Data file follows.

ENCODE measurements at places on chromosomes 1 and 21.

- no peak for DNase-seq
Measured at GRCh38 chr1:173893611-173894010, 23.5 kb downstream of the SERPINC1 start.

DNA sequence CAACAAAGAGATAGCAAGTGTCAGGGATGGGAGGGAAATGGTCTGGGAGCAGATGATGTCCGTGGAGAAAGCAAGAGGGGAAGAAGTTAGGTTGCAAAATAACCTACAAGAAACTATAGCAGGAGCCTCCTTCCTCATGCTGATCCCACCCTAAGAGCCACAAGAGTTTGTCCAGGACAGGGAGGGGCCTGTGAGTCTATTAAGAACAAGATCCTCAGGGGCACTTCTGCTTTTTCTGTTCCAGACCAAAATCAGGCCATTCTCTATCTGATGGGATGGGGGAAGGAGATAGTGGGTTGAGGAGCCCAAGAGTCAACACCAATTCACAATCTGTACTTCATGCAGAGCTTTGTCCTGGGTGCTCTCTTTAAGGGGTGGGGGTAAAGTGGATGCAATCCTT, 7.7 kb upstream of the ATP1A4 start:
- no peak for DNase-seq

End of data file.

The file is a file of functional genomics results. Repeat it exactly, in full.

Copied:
ENCODE measurements at places on chromosomes 1 and 21.

- no peak for DNase-seq
Measured at GRCh38 chr1:173893611-173894010, 23.5 kb downstream of the SERPINC1 start.

DNA sequence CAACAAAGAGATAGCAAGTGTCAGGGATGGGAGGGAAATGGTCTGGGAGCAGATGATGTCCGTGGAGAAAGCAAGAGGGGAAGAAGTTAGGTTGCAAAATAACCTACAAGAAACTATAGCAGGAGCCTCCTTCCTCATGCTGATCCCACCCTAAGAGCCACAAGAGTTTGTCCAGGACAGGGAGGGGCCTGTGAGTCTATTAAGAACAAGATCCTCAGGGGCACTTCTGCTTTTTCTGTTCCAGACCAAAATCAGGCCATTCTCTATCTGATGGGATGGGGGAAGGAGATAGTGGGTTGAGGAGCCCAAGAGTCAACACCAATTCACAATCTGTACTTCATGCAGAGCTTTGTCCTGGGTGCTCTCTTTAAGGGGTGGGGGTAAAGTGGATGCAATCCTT, 7.7 kb upstream of the ATP1A4 start:
- no peak for DNase-seq